Here are four ways blockchain is revolutionizing fintech.
1. It creates a digital ledger
Blockchain is comparable to an accountant’s general ledger, according to Carlos Barbero Steinblock (pictured), lecturer in cryptocurrencies, blockchain, and the fintech industry at EU Business School, who offer a major in blockchain in their MBA program.
In a ledger, you have pages recording transactions, which are time-stamped and annotated, and blocks in a blockchain record transactions in the same way. By time-stamping every transaction and recording them chronologically, a blockchain can digitally log the entire life cycle of money as it flows and changes hands.
“It creates a never-ending chain that continues on and on as long as there are active people using it,” says Benjamin Xie, also a lecturer in cryptocurrencies and related topics at EU Business School.
This is important in the banking and accounting industries, where it is essential to have an accurate record of transactions.
“You form a life cycle of how money was deposited into the bank, where it originated from, how it is being used, and where it went afterwards,” says Benjamin.
Recording this automatically means blockchain vastly improves the efficiency of the process of recording transactions, reducing the amount of time needed to record ledgers, and the costs of recording them manually.
2. It protects against fraud
A blockchain is also decentralized, meaning no one has control of the chain. It can’t be altered in any way. Using distributed ledger technology each transaction, or block, is recorded via a node which can be any smartphone, computer, or larger server, and there is nothing linking the nodes.
Benjamin (pictured) explains that this immutability means a blockchain can log a complete, unchangeable financial record of every transaction, offering huge protection from fraud.
“It gives you more accountability for transactions and means fewer accidents will happen,” he explains. “You can’t point fingers with a blockchain; if the fraud goes back 100 years to a specific transaction and a specific person, you know who it is.”
While there is still a slight possibility of hacking a blockchain, such as when someone owns more than 50% of the nodes in a chain and can validate their own transactions, instances of this happening remain rare.
The combined value of all the cryptocurrencies available in 2021 is above $1.8 trillion, with Bitcoin alone worth more than $1 trillion. As entirely digital currencies made of code, the crypto market is a lucrative prize for any hacker.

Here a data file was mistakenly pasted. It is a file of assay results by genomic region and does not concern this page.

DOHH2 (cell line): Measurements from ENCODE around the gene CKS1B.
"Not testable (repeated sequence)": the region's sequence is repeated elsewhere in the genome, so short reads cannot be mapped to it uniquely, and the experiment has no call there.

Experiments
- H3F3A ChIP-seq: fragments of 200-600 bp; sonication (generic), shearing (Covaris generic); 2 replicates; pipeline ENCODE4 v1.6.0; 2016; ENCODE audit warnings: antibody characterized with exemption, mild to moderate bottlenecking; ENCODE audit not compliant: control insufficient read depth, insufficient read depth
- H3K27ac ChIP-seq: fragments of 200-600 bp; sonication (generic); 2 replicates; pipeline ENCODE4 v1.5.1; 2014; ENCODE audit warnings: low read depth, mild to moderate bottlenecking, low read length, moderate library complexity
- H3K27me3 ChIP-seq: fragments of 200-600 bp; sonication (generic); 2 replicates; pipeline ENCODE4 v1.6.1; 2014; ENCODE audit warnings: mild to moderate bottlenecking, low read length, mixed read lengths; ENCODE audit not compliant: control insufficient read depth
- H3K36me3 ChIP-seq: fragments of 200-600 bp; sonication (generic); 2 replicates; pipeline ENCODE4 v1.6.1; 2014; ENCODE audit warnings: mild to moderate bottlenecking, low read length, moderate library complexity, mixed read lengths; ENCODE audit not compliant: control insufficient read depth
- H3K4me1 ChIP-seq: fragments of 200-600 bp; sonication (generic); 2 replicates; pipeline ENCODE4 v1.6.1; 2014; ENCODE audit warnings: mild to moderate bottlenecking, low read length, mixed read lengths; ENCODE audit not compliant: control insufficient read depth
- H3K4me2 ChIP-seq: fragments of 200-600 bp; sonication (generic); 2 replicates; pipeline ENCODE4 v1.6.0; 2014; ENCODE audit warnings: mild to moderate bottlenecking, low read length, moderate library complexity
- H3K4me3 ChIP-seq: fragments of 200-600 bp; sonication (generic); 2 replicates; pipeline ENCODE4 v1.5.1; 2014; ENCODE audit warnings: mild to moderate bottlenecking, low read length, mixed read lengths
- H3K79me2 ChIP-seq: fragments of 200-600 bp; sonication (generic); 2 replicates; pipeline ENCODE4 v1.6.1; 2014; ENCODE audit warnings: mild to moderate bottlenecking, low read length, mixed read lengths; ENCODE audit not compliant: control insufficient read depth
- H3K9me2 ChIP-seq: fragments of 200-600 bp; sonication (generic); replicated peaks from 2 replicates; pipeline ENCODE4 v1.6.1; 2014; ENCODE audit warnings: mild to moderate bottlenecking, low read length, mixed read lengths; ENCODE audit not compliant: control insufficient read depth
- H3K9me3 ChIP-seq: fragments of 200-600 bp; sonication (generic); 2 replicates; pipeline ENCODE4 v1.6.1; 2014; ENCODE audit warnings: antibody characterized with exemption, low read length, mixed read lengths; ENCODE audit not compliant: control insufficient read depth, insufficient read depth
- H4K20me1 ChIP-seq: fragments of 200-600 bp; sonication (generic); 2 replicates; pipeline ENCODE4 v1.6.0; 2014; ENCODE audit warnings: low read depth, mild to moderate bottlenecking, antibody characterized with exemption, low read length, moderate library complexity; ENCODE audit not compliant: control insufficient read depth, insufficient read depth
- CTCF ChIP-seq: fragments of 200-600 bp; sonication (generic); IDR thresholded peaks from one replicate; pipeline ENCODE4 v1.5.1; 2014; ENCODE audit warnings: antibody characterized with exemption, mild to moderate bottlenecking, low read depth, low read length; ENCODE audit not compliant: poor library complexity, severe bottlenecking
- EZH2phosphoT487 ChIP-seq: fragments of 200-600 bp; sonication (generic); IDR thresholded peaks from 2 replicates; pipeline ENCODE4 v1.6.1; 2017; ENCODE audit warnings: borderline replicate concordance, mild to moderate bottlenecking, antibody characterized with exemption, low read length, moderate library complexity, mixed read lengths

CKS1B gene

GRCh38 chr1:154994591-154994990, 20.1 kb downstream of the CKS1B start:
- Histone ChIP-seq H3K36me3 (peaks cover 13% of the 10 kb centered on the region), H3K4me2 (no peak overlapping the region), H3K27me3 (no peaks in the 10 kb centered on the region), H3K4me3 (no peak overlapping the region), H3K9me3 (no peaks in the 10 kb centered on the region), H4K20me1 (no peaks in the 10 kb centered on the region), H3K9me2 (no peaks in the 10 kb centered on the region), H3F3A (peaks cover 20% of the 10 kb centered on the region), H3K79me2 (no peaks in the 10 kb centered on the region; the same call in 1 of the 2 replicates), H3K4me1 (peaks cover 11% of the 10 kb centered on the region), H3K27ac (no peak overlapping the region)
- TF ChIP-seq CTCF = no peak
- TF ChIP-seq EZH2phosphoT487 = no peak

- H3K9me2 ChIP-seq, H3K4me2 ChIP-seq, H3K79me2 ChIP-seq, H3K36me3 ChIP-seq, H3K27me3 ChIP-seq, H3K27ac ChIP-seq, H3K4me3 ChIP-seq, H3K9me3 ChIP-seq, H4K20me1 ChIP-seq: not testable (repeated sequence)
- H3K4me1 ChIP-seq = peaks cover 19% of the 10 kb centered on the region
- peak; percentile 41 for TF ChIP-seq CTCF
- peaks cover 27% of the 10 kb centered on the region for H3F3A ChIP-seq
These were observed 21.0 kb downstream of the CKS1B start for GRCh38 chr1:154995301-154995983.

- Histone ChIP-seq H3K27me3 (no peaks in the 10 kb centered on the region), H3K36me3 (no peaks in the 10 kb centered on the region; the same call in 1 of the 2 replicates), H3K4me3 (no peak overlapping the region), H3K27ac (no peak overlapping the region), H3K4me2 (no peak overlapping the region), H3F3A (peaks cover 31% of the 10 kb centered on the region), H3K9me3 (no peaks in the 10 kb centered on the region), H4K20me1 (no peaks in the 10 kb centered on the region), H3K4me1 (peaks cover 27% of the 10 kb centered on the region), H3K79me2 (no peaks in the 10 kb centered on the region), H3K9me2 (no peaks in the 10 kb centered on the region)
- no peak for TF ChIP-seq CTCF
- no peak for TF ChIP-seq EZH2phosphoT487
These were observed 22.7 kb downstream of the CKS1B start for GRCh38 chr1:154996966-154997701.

But since Bitcoin was established in 2008 as the world’s first cryptocurrency and blockchain, the chain has never been hacked, because of its decentralized structure.
“The possibilities that it opens up in terms of security: this is where blockchain’s biggest innovation lies,” Benjamin says.
3. It removes third parties from transactions
Blockchain’s heightened security offers multiple advantages, one of which is that you can bypass traditional fraud prevention methods which require multiple parties to validate transactions.
Every financial transaction requires an authority to validate it, whether that is Visa or American Express processing your card payment, or the many people employed in investment banks as transaction validators.
“Sometimes we have up to 12 parties booking and resolving transactions, and they don’t work for free so that makes it expensive,” says Carlos.
In 2020, multinational investment bank and financial service provider, Citigroup, mistakenly made a $900 million payment due to failures in their validation process.
This kind of error would be impossible in a blockchain because of the decentralized network. Transactions on a blockchain are automatically validated as they are sent to all the nodes in the network for authentication. This removes the need for third parties, Carlos says.
“Through a blockchain we can get rid of all those layers and just pay for what really matters, which is the product or service we require.”
4. It democratizes money management
The most high-profile use of blockchain in fintech has been cryptocurrencies, which allow you to hold your money without a bank.
Those who purchase Bitcoin, Ethereum, or any other coin, can choose to hold their currency in their own digital wallets. Wallet-holders have a private key, which is needed to send and spend their crypto, and a public address allowing them to receive payments from others.
Those who have the keys are the sole owners of that coin. Unlike traditional currency there is no bank holding the money.
Carlos believes this is where the true value of blockchain in fintech lies. “Bitcoin and other cryptocurrencies provide that freedom and ownership back to the population,” he explains, “you are managing your own wealth, you don’t have to rely on or trust anyone else with your money.”
However, there is still risk involved with holding money this way. If you forget your private key or it is stolen there is no way of getting the money back, as you are solely responsible.
Many cryptocurrency holders choose instead to store their money with a custodian, who holds their coin like a bank. The largest of these services, Coinbase, has over 43 million users and holds $90 billion on the platform.
Carlos believes this misses the point of cryptocurrency. “That doesn’t provide you with freedom and authority over your own finances,” he says. The real benefit of blockchain is that it could allow everybody to control their own money using cryptocurrency.
“When people really start taking ownership and responsibility for their own wealth, that could take a big piece of the pie from the banks,” he says.
While blockchain impacts the financial industry in a number of ways, challenging the traditional idea of the banking establishment is where it could bring about the greatest changes.
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